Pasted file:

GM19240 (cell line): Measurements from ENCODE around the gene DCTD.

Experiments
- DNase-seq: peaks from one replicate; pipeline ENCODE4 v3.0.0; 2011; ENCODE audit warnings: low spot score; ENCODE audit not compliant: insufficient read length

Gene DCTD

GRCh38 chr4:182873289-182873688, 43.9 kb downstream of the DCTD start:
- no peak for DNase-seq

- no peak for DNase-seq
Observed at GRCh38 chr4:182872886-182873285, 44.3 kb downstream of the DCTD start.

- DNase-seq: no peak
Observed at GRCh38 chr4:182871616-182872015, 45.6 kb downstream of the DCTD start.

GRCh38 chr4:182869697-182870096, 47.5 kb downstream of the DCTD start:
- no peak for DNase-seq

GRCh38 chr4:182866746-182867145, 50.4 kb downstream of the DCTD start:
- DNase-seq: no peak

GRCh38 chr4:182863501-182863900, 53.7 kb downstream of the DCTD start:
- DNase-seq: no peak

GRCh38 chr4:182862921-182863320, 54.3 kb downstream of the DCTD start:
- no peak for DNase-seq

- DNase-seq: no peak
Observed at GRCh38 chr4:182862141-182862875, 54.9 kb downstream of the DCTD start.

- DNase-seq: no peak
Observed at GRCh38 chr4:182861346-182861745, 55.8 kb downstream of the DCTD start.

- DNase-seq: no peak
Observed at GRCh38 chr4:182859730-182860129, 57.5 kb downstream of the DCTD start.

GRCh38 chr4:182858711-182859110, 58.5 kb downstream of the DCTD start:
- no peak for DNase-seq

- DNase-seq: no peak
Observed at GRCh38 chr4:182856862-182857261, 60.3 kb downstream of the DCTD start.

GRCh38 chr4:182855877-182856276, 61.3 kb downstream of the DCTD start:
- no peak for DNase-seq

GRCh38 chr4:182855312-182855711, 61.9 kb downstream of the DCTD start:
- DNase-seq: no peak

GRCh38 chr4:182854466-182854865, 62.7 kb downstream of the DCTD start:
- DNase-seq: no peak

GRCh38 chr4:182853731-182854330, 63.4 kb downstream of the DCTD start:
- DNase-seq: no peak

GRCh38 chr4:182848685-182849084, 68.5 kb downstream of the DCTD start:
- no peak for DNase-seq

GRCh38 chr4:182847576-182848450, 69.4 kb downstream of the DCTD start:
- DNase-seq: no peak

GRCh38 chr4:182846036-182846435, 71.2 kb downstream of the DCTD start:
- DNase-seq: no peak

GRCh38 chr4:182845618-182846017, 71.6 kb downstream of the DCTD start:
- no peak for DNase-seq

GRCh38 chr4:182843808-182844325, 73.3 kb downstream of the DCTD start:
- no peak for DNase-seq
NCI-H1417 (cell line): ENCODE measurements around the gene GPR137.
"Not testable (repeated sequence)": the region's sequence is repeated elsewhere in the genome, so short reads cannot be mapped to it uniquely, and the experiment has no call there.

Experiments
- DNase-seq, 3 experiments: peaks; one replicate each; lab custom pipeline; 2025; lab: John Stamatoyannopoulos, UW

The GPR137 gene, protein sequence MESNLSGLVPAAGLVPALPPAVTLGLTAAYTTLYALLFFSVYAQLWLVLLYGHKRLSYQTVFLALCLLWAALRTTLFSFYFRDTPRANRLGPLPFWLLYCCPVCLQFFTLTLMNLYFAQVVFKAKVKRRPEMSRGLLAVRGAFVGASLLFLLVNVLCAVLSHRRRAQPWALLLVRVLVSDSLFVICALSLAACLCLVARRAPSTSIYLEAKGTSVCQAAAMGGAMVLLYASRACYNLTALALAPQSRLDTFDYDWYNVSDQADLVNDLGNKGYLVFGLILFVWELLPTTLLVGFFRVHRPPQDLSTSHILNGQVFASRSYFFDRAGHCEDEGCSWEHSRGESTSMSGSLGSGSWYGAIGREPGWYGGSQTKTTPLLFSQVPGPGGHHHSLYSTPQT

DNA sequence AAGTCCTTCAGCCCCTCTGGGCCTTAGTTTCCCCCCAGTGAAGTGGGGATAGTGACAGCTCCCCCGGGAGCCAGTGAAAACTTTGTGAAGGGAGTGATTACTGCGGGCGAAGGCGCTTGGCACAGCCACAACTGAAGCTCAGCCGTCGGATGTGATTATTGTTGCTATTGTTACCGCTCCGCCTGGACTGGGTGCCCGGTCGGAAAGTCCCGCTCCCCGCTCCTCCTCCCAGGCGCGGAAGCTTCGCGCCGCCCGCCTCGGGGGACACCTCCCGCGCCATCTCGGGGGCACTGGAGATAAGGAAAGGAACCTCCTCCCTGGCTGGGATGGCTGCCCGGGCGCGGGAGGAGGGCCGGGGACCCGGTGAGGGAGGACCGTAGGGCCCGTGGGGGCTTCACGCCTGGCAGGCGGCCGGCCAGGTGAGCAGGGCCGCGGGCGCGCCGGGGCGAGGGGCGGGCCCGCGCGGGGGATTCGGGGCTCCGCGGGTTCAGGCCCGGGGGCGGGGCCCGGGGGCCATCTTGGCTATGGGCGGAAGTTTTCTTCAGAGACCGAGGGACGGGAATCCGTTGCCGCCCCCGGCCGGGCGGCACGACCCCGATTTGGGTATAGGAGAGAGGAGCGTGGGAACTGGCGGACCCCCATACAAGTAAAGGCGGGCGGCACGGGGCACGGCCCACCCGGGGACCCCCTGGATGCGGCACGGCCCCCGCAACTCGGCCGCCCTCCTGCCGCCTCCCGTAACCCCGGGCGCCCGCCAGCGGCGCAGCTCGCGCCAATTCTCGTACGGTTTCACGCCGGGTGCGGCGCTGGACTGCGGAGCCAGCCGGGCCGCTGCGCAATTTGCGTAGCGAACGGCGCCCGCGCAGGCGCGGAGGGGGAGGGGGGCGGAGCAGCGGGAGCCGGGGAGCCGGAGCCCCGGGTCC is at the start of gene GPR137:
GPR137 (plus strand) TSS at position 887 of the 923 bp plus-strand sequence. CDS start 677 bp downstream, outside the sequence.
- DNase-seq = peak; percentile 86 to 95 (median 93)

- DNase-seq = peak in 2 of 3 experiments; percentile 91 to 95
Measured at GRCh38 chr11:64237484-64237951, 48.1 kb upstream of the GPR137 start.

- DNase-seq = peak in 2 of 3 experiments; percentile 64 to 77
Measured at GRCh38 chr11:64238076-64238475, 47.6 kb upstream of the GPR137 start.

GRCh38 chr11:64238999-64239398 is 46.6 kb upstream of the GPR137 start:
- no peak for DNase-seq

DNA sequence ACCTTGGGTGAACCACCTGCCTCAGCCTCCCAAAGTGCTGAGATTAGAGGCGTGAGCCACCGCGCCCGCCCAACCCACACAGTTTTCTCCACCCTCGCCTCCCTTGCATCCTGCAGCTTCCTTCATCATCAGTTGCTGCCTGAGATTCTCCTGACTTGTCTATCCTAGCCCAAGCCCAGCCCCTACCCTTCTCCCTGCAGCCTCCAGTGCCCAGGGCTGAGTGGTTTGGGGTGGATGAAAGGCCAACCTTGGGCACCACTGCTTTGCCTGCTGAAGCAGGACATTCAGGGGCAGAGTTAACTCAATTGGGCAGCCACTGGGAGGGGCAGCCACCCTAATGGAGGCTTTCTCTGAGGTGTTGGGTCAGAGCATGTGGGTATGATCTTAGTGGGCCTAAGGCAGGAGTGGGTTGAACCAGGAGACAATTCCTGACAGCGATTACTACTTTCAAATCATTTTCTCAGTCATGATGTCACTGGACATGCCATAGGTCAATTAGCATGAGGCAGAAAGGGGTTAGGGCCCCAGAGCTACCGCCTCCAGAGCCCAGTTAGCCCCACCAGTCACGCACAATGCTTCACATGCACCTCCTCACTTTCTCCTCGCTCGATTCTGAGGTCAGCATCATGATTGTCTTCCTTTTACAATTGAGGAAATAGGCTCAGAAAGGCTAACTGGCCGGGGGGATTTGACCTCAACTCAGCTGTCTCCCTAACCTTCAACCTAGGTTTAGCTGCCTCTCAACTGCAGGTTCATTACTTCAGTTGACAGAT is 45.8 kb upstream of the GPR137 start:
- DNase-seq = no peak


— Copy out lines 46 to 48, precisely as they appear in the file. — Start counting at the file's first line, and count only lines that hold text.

- no peak for DNase-seq
NCI-H1417 (cell line): ENCODE measurements around the gene GPR137.
"Not testable (repeated sequence)": the region's sequence is repeated elsewhere in the genome, so short reads cannot be mapped to it uniquely, and the experiment has no call there.